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MAAC lacrosse 2016 Quinnipiac

MAAC – 2016 D1 Conference Preview

It’s time to talk MAAC men’s lacrosse for 2016! Welcome to our annual D1 Conference Previews! It’s time to talk Metro Atlantic Athletic Conference!

Editor’s Note: It’s time to talk MAAC men’s lacrosse for 2016! Welcome to our annual D1 Conference Previews! We kicked things off with the ACC, then hit up the Big East, and made our way to the Colonial and then the Ivy League after that! Most recently we hit up the America EastEach conference will get an in-depth preview from different writers, and the LaxAlLStars.com staff will also rank the conference teams in a pre-season poll. It’s time for the MAAC 2016 Preview!

The Marist Red Foxes were the top dog in the MAAC, or Metro Atlantic Athletic Conference, last year, going 14-4 overall and 6-0 in conference. Marist suffered a 20-8 loss to Syracuse in the NCAAs, but played a good, hard game. This hard-nosed play was also in evidence over the course of the year as Marist won seven of their games by three goals or less, and two of their losses (Penn State and Brown) were by a single goal.

Can Marist continue this mentality in 2016?

Joseph Radin and JD Recor will play a big part in that answer, at least on offense. Both had over 70 points last year with Radin scoring 55 goals and Recor notching 43 assists. This gives Marist a great starting point for reproducing their success from 2015 when it comes to scoring goals. Avery Nesmith and Gannon Morrison round out this group nicely and Dillon Walker is the third captain (of 4) and could provide an added boost as a senior.

The defense will be captained by Tyler Vallie who contributed last year and should see an increased role. Frankie Brier is a returning starter and should be the top guy down low. Vallie and Nick Nye both take draws with their longsticks, so we could see that quite a bit from the Red Foxes this year. Both are the two most experienced face off specialists returning in 2016. Marist will need some younger guys to step up on defense, and face offs are going to be interesting. Marist has four goalies on the roster, but none have seen much time at the D1 level, so it’s going to be key to see who emerges as their #1, and if they keep that spot all season.

Overall, Marist has potential. With a good young goalie and a defense that steps up, a repeat of 2015 is certainly plausible. Face offs, man down, and goaltending are all potential issues however.

The Detroit Titans had an up and down 2016, never winning or losing more than 3 games in a row, and that only happened once. A big win over OSU was followed by a big loss to Michigan. Beat Mercer, lose to Air Force. Lose to Marist by 1, beat Monmouth by 1. Consistency was not the name of the game for Detroit, but close games were. Detroit had 8 games decided by 3 goals or less and they went 5-3 in those contests.

At the attack position, Detroit is extremely young. 4 of their attack are freshmen, 4 are sophomores, and only 1 is a junior. There are no seniors here! Kyle Beauregard is the lone upperclassman, and he started 10 games last year, putting up 11 points on 9 goals and 2 assists. Interestingly enough, THREE of his 9 goals were game winners, so there’s that! Mark Anstead also returns after being named MAAC Rookie of the Year on 21 goals and 17 assists, and things look brighter for Detroit. There should be plenty of competition for the third slot.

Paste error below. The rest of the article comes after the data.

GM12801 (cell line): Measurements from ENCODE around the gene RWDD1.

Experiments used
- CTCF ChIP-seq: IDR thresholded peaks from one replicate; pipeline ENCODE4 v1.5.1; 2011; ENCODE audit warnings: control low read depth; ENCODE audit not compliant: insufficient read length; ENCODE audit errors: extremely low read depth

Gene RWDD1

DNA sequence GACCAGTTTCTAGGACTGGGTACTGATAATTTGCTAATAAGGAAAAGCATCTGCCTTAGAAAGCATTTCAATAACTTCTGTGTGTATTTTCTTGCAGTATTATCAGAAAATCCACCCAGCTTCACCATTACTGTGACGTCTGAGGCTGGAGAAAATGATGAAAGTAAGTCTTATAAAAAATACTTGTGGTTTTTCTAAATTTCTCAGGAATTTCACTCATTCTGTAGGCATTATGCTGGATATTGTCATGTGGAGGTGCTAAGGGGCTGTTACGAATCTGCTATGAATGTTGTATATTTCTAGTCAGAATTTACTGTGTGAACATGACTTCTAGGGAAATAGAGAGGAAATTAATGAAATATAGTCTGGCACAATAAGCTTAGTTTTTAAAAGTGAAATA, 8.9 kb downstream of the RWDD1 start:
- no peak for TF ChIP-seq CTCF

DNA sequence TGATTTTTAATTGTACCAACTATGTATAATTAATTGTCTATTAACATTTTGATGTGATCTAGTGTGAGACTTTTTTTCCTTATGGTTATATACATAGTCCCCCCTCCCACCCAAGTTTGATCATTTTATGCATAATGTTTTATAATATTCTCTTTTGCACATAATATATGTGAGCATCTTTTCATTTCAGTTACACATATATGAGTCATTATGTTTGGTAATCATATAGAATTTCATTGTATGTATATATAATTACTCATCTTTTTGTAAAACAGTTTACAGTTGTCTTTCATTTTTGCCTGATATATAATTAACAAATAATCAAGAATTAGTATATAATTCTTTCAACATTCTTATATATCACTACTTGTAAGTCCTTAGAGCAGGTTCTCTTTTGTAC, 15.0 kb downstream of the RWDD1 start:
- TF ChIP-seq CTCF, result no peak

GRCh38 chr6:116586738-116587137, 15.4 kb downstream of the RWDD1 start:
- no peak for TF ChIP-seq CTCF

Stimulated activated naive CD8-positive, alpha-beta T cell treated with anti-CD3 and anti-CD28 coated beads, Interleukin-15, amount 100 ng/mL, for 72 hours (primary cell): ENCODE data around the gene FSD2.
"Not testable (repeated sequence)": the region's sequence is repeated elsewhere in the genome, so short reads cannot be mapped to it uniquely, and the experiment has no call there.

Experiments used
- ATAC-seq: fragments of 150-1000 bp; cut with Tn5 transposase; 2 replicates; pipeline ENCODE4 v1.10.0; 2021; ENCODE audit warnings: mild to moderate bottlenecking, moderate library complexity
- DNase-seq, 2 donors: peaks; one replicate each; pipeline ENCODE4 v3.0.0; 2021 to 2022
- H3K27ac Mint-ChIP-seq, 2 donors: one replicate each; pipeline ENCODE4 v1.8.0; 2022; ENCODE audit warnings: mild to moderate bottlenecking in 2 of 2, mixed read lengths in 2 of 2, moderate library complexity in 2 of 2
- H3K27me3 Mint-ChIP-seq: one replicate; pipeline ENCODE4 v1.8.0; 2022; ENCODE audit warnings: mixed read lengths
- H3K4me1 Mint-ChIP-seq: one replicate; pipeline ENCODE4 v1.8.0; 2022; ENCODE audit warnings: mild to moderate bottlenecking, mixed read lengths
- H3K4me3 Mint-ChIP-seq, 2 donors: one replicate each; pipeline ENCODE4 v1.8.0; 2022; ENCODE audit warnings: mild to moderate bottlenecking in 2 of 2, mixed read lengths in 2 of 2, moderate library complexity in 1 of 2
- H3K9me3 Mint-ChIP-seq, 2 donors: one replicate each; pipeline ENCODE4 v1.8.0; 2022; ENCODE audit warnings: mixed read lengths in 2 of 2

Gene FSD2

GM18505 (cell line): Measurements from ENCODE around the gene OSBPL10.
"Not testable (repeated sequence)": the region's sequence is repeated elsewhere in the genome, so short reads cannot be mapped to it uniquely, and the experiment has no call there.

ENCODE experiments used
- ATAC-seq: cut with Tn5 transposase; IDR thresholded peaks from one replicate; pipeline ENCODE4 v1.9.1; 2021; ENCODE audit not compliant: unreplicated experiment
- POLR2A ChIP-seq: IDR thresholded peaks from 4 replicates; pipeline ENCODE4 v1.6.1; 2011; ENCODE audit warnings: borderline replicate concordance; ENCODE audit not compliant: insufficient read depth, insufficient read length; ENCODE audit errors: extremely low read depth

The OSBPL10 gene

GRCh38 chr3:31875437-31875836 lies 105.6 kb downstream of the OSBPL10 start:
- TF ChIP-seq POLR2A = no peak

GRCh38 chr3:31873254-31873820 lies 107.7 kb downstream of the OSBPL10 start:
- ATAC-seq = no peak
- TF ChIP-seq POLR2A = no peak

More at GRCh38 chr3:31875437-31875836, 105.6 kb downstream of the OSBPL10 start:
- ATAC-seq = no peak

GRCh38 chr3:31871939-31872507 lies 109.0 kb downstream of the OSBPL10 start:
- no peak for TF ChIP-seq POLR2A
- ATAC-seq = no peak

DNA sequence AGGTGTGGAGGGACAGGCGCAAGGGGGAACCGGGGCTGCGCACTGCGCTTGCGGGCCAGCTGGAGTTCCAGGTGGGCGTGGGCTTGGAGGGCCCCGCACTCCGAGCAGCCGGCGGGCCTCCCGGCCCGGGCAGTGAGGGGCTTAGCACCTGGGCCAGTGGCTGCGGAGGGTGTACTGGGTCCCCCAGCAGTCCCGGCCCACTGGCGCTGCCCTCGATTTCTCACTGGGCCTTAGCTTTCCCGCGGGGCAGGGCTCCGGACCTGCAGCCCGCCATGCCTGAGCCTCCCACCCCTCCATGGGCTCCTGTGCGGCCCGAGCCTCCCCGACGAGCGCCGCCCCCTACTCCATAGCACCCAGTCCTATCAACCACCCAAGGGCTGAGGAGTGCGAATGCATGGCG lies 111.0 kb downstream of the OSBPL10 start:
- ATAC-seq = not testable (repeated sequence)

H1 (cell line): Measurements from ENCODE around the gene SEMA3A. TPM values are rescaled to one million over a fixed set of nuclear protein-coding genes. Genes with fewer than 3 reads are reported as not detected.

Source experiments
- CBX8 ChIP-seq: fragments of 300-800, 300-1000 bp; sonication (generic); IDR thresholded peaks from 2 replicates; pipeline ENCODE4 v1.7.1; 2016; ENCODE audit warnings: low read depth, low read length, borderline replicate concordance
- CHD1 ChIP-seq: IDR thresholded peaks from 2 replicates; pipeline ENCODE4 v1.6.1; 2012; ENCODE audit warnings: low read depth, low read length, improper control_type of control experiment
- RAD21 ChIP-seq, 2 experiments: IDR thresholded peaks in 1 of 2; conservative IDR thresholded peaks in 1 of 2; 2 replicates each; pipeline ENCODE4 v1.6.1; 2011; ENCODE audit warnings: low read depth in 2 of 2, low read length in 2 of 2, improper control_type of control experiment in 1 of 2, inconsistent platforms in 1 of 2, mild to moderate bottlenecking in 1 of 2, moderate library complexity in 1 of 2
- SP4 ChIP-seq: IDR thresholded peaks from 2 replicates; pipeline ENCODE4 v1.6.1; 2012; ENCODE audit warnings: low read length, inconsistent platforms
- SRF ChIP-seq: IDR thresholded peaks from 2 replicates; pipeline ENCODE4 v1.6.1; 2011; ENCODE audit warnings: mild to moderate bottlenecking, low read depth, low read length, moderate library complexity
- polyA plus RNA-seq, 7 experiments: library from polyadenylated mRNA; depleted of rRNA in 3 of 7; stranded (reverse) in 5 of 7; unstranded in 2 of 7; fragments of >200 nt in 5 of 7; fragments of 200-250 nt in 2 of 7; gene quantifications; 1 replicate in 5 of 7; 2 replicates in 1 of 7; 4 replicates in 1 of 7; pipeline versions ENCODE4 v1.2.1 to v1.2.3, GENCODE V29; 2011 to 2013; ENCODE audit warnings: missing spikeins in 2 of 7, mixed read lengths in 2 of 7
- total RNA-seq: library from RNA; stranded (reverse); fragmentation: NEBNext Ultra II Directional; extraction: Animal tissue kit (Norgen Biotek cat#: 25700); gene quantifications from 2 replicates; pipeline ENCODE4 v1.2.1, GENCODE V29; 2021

If you’re looking for upperclassmen, look no further than the Detroit midfield. 3 seniors and 4 juniors return, and when you have Defense-focused mids like Charlie Hayes, Marcus Butters, Andy Hebden, Mike Spuller, and Chris Perry leading the way, you’re in a good place. Younger guys like Sean Birney provide some offensive punch as well, but Detroit could use a couple more goal scorers.

Detroit does have a ton of diverse poles on their roster, and while 4 are LSMs, and about 6-7 are pure “D” guys, they also have 4 players listed as LSM/D players. Jordan Yono, JD Hess, and Pat Masterson may not be scorers, but they do put the ball on the carpet and sweep up GBs well. When it comes to Close D, Paul Bitetti leads the way in an impressive manner. He will be the key cog in this defense, and is mean shut down player. Jason Weber returns in net and has the ability to be great at times.

The Quinnipiac Bobcats went 4-2 in conference last year, and just barely missed out on a .500 season, finishing up at 7-8. Early on, the Bobcats were giving up WAY too many goals to consistently win games, and the result was a 2-7 start to 2015. The rest of the way, Quinnipiac only gave up more than 10 goals in one game, and went 5-1 down the homestretch.

You simply don’t put 13 attackers on your roster if you’re not looking for competition at that position, so clearly Eric Fekete and crew want someone to step up in a major way. Senior Ryan Keenan seems like a lock with a returning 38 points scored as a junior. Brian Feldman had a great freshman campaign, and he’s another guy will see plenty of action. Other than that, it looks VERY open. Could a freshman like Foster Cuomo step in and star right away? Quinnipiac will need someone to be the next Baglio brother! That’s an early 2000s Bobcat reference for you.

If the above attack unit can score goals and possess, a team’s midfield can be blue collar, and thankfully for the Bobcats, they are loaded up in that department. This is a solid group of hardworkers, and they actually have some size and speed to go along with it. If a senior like Connor Meth or Nate Nibbelink steps up and has a huge season, Quinnipiac could be flying high on offense. A concern will be face off work, at least until someone proves they can consistently get above a 50% win rate. To be fair, Connor DeVane does a great job with a pole, winning at a 52% clip in MAAC games.

Only seven poles on D can be a concern, but there is experience there, so for this year, the Bobcats should be ok. Chris Kendall is a rock solid returner down low, and Adam Bellamy is a threat to score with a pole. Quinnipiac will bump numerous poles through their midfield, and Riley Palmer sees a lot of time there. With these three, Devane, and some younger guys stepping in Quinnipiac looks solid, and has a good set of stick handlers in their longsticks. Jack Brust is a big body returning goalie who shined late in the year, after earning his spot.